May 29, 2024  
2023-2024 SLCC General Catalog 
    
2023-2024 SLCC General Catalog [**** ATTENTION: YOU ARE VIEWING AN ARCHIVED CATALOG ****]

Social & Behavioral Sciences: AA


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Associate of Arts | 61 credits

Program Website
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Program Description
The A.A. in Social & Behavioral Sciences is a “general transfer degree” designed to function as the default degree for all students in the “Social & Behavioral Sciences Area of Study” if a declared major program hasn’t been selected.

The degree serves students by providing structured guidance toward developing knowledge and skills in the social and behavioral sciences, including research skills and language skills. It prepares them to declare a major at SLCC or upon transfer to a university. The degree can fulfill two or three foundational courses or some other requirement in a major program at a university, along with ample flexibility to fulfill general elective requirements.

Other benefits of this general transfer degree are: 

  • It may act as an exploratory degree for students who may be unsure about a specific program or programs,
  • It can work as a way for students who have changed majors from another school to move into the Social & Behavioral Sciences “Area of Study” more readily.

Students will be assessed according to how well they achieve the following learning outcomes:  

  1. Demonstrate an understanding of science as a way of knowing about the social world.  
  2. Apply disciplinary theories, concepts, and methods to increase understanding of human behavior, social interaction, and social institutions.  
  3. Explain the diverse ways in which humans organize, structure, rationalize, and govern their societies and cultures over time.  
  4. Demonstrate fundamental skills in research, such as rigorous and ethical scientific thinking, how issues are objectified for study, how data is collected and analyzed, and how new understandings of social phenomena are achieved, evaluated, and disseminated. 

Disciplines that make up this Social and Behavioral Sciences degree include:

  • Anthropology
  • Economics
  • Education
  • Ethnic Studies
  • Family and Human Studies
  • Political Science
  • Psychology
  • Social Work
  • Sociology

Career Opportunities
Occupations in the social sciences account for 4.6 million jobs nationally with a median salary of $64,000. Around 90 percent of all social sciences students majored in political science, economics, sociology, anthropology, and international relations. Two-thirds of graduates with a social science degree work in management, business and financial operations, education, and legal occupations. Conversely, one-third of these graduates work in many different sectors, which speaks to the versatility and widespread need for workers with social science backgrounds and degrees. People with social science degrees tend to be highly educated with nearly 60 percent of them working in occupations that require a bachelor’s degree or higher; 44 percent of whom hold advanced degrees (compared to 37 percent in all fields).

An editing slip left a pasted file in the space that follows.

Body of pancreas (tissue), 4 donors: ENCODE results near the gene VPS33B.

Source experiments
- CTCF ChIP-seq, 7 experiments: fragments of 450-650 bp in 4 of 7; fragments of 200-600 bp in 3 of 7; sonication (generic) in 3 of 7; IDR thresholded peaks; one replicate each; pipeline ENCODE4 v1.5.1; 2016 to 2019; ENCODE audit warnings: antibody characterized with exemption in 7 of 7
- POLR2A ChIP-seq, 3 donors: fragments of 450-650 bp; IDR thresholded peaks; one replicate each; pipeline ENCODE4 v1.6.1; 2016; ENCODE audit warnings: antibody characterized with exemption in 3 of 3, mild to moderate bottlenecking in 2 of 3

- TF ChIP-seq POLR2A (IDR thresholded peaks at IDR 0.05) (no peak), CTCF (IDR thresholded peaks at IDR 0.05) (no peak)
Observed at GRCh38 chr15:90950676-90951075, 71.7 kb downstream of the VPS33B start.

Most of the top-employing occupations for workers with social science degrees are projected to see growth (2020-2030): Post-secondary educators (24%), financial managers (17%), management analysts (14%), lawyers (9%), education administrators (8%), service and entertainment managers (7%), elementary teachers (7%), accountants and auditors (7%), social workers (6%). Only one top-employing occupation is projected to see a decrease (chief executives, -6%).

The labor market outlook for Salt Lake County, where the vast majority of SLCC students reside, shows that jobs in high demand are also ones that tend to be occupied by workers who hold degrees in the social and behavioral sciences. The top three major occupational groups fit these criteria:

  • Office/administrative support
  • Management 
  • Sales

Other notable major occupational groups include:

  • Business/financial operators
  • Community/social services
  • Education/training/library
  • Life/physical/social science
  • Legal

High-demand jobs that social and behavioral science graduates occupy include:

  • Customer service representatives
  • Accountants and auditors
  • Retail salespersons
  • Stock clerks and order fillers
  • Secretaries
  • Wholesale sales representatives
  • First-line supervisors and managers
  • General and operations managers